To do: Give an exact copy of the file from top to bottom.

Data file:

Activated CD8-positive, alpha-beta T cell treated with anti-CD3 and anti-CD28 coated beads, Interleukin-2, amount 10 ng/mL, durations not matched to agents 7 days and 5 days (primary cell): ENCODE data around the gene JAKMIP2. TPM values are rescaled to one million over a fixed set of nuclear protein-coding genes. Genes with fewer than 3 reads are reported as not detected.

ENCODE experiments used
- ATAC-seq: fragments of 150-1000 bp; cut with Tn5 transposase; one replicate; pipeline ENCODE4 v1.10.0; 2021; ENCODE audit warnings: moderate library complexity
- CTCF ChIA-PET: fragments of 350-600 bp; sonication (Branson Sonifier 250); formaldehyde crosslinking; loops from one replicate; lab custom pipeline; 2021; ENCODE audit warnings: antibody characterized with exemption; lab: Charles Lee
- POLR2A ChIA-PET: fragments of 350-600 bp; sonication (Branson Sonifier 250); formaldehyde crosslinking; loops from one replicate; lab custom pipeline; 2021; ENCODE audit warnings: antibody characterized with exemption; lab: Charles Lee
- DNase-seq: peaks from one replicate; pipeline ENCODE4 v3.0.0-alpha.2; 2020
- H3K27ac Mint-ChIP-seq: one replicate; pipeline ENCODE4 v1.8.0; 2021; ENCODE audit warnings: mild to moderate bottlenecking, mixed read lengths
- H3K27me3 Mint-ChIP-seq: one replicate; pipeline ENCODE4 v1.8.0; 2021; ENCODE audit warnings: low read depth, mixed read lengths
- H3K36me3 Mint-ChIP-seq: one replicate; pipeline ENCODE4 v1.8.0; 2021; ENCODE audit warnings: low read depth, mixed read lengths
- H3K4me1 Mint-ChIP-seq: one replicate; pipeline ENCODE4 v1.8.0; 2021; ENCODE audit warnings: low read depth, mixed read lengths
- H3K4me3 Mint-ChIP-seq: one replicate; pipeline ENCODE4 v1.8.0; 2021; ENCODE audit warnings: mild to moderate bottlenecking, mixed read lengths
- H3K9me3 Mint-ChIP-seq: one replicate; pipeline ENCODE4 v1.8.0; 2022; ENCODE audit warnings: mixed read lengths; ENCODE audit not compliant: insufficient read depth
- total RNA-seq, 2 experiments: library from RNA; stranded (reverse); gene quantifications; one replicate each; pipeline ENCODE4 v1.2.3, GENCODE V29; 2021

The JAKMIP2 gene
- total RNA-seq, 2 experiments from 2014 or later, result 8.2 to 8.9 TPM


Activated CD8-positive, alpha-beta T cell treated with anti-CD3 and anti-CD28 coated beads, Interleukin-2, amount 10 ng/mL, durations not matched to agents 7 days and 5 days (primary cell): ENCODE data around the gene JAKMIP2. TPM values are rescaled to one million over a fixed set of nuclear protein-coding genes. Genes with fewer than 3 reads are reported as not detected.

ENCODE experiments used
- ATAC-seq: fragments of 150-1000 bp; cut with Tn5 transposase; one replicate; pipeline ENCODE4 v1.10.0; 2021; ENCODE audit warnings: moderate library complexity
- CTCF ChIA-PET: fragments of 350-600 bp; sonication (Branson Sonifier 250); formaldehyde crosslinking; loops from one replicate; lab custom pipeline; 2021; ENCODE audit warnings: antibody characterized with exemption; lab: Charles Lee
- POLR2A ChIA-PET: fragments of 350-600 bp; sonication (Branson Sonifier 250); formaldehyde crosslinking; loops from one replicate; lab custom pipeline; 2021; ENCODE audit warnings: antibody characterized with exemption; lab: Charles Lee
- DNase-seq: peaks from one replicate; pipeline ENCODE4 v3.0.0-alpha.2; 2020
- H3K27ac Mint-ChIP-seq: one replicate; pipeline ENCODE4 v1.8.0; 2021; ENCODE audit warnings: mild to moderate bottlenecking, mixed read lengths
- H3K27me3 Mint-ChIP-seq: one replicate; pipeline ENCODE4 v1.8.0; 2021; ENCODE audit warnings: low read depth, mixed read lengths
- H3K36me3 Mint-ChIP-seq: one replicate; pipeline ENCODE4 v1.8.0; 2021; ENCODE audit warnings: low read depth, mixed read lengths
- H3K4me1 Mint-ChIP-seq: one replicate; pipeline ENCODE4 v1.8.0; 2021; ENCODE audit warnings: low read depth, mixed read lengths
- H3K4me3 Mint-ChIP-seq: one replicate; pipeline ENCODE4 v1.8.0; 2021; ENCODE audit warnings: mild to moderate bottlenecking, mixed read lengths
- H3K9me3 Mint-ChIP-seq: one replicate; pipeline ENCODE4 v1.8.0; 2022; ENCODE audit warnings: mixed read lengths; ENCODE audit not compliant: insufficient read depth
- total RNA-seq, 2 experiments: library from RNA; stranded (reverse); gene quantifications; one replicate each; pipeline ENCODE4 v1.2.3, GENCODE V29; 2021

The JAKMIP2 gene
- total RNA-seq, 2 experiments from 2014 or later, result 8.2 to 8.9 TPM